Ready for Action-Ready for Danger
Life is a mixed bag for me these days, a good news/bad news proposition, so to speak. I am ecstatic that Annie is out of the hospital and back up here on the mountain, and on the way to recovery. I am sad that she is recuperating elsewhere than here in our home, but I fully understand that it is necessary.
Annie needs to eat properly, and not just the occasional chicken cacciatore special. She needs to eat the kind of food that her daughters-in-law can prepare, and she needs the attention of others who can provide the emotional support that she needs, which I am unable to provide.
I mentioned in an earlier piece that I wanted to provide the support, but in the end, I was not able to step outside my own disability, and rise to the occasion. Therefore, I now must move graciously aside, while others conduct the business of helping Annie recuperate.
Meanwhile, my own forward progress is going to elevate its game this Friday, as I once again meander down to Ukiah, for my visit to the Veterans Administration doctor, who will give me my first physical exam. To him I am going to pitch my request for medication to help my mood spectrum disorder, after having steadfastly refused to go down this avenue, ever since the first visit to Dr. Garratt, last March. My current psychologist, Dr. Cieri in Ukiah, has faxed a referral to Dr. Shepherd, the doctor I am going to see on Friday, to facilitate the prescription of this medication.
I have struggled to explain my hesitation to take on a mood-stabilizing drug; I think it is more out of fear than out of knowledge. I wrote about the potentially lethal skin rash that has been known to accompany this medication, and I read about all of the other side-effects. I never found the one that I was most terrified of, the one that would essentially take the real me, and replace it with a facsimile, who performed the same motions as me, but with a sugary coating over everything that indicated a false presence.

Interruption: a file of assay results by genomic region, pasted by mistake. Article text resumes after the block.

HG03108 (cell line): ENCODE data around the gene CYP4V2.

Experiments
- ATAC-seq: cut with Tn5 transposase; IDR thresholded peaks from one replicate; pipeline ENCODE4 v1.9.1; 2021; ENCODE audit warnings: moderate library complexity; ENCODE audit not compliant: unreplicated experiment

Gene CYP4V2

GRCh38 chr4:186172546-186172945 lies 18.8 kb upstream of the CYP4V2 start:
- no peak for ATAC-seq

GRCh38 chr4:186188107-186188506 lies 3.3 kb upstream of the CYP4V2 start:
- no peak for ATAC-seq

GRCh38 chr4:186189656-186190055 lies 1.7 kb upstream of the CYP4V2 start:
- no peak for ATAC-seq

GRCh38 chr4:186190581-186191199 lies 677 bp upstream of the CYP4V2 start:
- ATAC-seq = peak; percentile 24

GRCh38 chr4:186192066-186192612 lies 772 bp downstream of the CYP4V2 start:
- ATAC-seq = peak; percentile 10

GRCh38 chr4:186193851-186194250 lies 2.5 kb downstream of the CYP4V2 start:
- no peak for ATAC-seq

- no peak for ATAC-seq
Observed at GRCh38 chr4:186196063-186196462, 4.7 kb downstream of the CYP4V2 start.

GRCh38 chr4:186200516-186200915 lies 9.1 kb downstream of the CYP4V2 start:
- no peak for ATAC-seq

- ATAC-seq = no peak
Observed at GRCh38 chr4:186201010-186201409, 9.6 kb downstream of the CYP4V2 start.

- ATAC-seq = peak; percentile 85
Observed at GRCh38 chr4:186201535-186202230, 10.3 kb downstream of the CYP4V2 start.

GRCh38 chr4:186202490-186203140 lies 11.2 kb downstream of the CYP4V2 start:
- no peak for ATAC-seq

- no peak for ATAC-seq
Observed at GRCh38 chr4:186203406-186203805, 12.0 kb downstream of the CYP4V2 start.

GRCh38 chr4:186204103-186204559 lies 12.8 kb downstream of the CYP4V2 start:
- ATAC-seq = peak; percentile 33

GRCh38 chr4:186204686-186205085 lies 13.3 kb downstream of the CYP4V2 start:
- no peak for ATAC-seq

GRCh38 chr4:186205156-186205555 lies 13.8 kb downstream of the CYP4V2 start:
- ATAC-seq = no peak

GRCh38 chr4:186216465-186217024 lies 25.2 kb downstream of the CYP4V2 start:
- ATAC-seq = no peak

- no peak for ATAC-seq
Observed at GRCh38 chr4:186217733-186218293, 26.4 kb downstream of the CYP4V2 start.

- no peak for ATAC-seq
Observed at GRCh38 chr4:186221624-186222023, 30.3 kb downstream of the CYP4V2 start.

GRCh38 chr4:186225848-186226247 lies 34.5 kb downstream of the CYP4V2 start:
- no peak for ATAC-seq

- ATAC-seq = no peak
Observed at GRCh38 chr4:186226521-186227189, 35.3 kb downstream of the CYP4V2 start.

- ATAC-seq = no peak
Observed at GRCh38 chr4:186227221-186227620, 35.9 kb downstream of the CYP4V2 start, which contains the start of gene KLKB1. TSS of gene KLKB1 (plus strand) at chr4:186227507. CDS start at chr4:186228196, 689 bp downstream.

I don’t even know what it is I am trying to articulate. I was and remain very nervous, that the pills will remove from me, something that I am unaware is gone, but that will somehow mean that the passion and exuberance of life will be missing, in order to keep my illness at bay.
This thought has been creepy all along, and yet, here I am, ready to take the plunge. Now it gets easy. Why would I do something against my better judgment? I would do it to prove to Annie that I now recognize that I am dealing with am illness that surpasses my own abilities to contend with it. I even had Annie’s support to try and contend without medication, through sleep, exercise and diet. None of that was remotely good enough to stave off the onset of MSD symptoms, in the days leading up to Annie’s surgery.
Therefore, I now intend to prove that life with medication, no matter what the ramifications, is better than life without Annie. In an effort to prove that I would do anything on earth to help her get better, I will begin my own version of recuperating from my illness, and see if I can keep pace.
I need to progress from my current mental health level, to the next one, and that means taking medication. It’s not my first choice, but it beats what’s been happening so far. Wish me luck, and if you see me grinning vacuously on the street some day, you’ll know that the meds were a success, I guess, and we’ll all have a good time, because, well, you know, both the Giants and the 49ers are winning, and what better reason to grin?